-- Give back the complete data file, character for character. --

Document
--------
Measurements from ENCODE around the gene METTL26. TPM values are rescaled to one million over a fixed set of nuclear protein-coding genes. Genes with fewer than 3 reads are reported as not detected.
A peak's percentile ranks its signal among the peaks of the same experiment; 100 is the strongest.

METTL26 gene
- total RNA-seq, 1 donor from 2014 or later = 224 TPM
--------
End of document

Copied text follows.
Measurements from ENCODE around the gene METTL26. TPM values are rescaled to one million over a fixed set of nuclear protein-coding genes. Genes with fewer than 3 reads are reported as not detected.
A peak's percentile ranks its signal among the peaks of the same experiment; 100 is the strongest.

METTL26 gene
- total RNA-seq, 1 donor from 2014 or later = 224 TPM